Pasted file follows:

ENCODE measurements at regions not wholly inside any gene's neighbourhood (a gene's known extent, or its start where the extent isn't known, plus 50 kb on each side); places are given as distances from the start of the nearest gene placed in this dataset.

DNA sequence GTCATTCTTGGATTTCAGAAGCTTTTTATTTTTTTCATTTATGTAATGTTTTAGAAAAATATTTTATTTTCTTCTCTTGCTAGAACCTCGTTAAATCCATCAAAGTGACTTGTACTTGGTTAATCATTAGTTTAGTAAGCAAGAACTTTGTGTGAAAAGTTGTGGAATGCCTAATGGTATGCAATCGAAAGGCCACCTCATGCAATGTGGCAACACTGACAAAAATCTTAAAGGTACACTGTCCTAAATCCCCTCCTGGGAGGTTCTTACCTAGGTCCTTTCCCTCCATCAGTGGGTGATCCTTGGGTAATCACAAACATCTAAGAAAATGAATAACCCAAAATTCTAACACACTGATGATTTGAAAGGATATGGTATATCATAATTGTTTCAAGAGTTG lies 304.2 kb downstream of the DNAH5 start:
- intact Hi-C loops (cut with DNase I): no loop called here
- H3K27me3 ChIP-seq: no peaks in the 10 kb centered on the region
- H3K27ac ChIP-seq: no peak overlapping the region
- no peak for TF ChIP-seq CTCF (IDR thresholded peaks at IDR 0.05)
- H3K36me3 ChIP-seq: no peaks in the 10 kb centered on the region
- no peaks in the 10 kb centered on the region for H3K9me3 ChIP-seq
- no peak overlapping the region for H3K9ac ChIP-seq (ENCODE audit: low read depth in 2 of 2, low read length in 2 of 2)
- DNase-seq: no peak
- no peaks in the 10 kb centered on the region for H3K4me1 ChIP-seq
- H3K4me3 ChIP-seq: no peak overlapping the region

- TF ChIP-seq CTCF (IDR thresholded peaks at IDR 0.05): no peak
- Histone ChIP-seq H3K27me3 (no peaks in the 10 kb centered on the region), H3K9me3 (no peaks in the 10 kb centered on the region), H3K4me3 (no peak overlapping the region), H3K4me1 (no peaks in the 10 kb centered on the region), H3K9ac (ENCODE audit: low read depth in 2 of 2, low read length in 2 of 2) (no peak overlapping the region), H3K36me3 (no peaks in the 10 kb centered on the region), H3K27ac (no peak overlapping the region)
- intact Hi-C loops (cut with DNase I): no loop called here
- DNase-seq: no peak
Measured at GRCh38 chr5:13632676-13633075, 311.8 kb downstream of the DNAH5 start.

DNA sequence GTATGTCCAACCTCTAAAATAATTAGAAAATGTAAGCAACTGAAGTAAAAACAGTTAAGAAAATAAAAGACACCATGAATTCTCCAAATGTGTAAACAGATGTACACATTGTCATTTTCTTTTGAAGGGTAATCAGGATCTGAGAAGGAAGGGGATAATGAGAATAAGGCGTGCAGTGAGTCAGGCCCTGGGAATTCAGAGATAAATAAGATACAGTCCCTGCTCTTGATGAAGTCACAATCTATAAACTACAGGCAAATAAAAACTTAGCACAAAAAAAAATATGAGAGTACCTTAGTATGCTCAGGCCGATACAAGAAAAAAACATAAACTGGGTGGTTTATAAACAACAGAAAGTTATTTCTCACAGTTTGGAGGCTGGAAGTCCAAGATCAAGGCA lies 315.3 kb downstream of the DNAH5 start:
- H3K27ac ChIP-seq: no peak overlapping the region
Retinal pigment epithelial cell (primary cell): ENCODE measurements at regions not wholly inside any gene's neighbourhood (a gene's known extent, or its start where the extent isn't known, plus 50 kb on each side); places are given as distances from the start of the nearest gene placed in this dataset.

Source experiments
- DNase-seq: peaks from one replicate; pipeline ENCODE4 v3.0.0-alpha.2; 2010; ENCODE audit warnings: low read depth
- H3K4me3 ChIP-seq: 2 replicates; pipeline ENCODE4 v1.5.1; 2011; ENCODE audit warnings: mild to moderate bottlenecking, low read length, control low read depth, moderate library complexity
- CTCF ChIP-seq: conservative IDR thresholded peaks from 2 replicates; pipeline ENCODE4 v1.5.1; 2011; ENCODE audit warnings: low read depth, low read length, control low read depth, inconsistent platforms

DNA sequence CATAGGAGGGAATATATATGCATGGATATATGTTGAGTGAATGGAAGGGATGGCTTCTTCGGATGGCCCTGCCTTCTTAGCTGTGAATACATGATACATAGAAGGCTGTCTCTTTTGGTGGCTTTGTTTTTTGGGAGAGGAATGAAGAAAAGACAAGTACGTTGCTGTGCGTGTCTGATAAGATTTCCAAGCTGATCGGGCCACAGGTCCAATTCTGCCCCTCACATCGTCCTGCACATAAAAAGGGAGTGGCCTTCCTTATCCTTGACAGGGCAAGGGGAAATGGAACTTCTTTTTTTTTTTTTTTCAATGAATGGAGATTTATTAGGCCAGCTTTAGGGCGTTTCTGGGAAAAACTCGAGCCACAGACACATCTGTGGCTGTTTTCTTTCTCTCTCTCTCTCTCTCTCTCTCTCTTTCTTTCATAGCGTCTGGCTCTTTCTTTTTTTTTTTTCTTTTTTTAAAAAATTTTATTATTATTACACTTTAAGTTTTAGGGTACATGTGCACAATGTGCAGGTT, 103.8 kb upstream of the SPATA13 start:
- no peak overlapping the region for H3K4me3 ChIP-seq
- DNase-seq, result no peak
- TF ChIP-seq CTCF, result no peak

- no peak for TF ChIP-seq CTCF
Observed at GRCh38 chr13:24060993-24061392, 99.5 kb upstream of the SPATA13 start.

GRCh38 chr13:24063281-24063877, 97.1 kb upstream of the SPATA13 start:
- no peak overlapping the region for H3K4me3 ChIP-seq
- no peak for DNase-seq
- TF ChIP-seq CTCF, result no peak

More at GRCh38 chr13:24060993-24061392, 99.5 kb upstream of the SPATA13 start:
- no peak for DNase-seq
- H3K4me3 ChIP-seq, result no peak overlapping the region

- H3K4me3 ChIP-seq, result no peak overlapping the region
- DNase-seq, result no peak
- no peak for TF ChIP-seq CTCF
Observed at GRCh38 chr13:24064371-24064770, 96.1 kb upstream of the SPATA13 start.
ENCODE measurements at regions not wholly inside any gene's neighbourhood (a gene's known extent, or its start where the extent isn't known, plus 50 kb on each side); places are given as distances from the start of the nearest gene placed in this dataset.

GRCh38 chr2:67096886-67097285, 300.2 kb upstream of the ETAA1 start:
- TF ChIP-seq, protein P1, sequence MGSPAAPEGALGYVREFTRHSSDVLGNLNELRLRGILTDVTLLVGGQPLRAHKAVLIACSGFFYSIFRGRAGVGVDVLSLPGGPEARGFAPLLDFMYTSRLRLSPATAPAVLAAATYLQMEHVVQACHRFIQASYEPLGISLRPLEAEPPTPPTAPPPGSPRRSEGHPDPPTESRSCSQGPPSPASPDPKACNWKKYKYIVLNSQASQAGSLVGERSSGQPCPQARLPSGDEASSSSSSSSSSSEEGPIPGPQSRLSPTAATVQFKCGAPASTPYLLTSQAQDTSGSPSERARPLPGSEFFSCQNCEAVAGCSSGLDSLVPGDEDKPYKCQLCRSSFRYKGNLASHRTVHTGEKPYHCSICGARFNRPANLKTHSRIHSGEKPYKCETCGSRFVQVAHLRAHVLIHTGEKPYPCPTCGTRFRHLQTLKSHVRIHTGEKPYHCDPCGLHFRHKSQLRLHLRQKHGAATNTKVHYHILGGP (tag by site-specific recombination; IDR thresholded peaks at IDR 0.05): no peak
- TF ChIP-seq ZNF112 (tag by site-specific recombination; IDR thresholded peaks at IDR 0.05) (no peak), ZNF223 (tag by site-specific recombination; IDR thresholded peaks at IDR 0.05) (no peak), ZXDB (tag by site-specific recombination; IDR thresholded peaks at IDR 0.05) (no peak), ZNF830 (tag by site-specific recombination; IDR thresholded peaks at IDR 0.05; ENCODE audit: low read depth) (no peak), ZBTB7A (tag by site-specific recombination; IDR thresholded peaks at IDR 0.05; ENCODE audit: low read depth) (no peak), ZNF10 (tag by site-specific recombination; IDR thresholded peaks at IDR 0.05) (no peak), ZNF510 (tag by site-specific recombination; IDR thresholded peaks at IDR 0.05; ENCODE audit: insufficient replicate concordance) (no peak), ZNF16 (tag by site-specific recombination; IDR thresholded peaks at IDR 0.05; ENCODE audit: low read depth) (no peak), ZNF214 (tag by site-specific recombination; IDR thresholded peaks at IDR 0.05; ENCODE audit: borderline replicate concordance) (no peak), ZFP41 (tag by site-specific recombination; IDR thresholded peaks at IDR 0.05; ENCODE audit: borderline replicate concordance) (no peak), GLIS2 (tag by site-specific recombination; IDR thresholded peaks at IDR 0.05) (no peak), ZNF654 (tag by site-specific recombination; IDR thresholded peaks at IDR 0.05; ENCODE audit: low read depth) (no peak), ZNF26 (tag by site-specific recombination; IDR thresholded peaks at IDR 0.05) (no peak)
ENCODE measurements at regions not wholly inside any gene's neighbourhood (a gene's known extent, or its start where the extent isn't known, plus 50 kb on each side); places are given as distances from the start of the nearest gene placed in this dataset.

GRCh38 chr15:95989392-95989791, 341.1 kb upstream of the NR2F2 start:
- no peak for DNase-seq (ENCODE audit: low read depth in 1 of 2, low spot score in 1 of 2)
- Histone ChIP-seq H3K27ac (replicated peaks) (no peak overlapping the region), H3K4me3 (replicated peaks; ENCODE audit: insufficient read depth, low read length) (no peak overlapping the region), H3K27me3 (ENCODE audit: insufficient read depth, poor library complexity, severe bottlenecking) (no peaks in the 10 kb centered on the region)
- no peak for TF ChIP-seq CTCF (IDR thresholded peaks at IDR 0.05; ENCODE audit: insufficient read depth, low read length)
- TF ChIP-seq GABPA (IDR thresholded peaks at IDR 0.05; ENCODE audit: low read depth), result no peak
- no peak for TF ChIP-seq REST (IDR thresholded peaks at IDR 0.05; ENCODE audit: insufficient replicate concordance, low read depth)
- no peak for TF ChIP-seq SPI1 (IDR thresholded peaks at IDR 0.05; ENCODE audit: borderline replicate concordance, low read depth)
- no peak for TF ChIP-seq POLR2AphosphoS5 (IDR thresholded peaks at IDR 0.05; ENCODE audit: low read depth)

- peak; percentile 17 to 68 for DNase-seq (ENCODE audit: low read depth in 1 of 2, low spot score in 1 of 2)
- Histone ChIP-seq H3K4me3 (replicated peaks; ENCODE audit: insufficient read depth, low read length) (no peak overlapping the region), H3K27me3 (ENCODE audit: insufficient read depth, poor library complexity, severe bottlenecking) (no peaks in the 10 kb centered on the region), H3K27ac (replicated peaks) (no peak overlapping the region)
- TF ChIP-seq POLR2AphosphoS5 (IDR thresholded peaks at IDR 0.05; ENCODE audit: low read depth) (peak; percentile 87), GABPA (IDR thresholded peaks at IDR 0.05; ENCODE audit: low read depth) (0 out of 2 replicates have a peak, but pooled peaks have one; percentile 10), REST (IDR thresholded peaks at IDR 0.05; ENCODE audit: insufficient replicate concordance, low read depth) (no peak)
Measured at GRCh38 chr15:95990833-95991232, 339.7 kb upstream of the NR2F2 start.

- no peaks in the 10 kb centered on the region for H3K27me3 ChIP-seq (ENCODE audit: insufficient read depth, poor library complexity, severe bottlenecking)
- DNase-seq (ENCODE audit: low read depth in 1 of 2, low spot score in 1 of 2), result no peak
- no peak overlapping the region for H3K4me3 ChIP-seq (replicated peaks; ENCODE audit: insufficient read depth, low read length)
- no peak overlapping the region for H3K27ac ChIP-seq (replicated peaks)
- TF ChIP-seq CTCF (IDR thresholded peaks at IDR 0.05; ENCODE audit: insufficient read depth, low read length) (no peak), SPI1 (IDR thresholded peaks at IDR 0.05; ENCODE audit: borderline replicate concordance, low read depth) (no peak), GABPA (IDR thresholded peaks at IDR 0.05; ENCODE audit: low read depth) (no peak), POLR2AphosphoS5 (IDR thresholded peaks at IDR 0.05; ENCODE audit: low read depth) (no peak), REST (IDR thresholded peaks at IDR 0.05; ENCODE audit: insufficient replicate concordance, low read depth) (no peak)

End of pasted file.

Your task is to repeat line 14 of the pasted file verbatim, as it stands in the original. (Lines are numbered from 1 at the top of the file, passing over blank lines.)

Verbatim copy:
- Histone ChIP-seq H3K27me3 (no peaks in the 10 kb centered on the region), H3K9me3 (no peaks in the 10 kb centered on the region), H3K4me3 (no peak overlapping the region), H3K4me1 (no peaks in the 10 kb centered on the region), H3K9ac (ENCODE audit: low read depth in 2 of 2, low read length in 2 of 2) (no peak overlapping the region), H3K36me3 (no peaks in the 10 kb centered on the region), H3K27ac (no peak overlapping the region)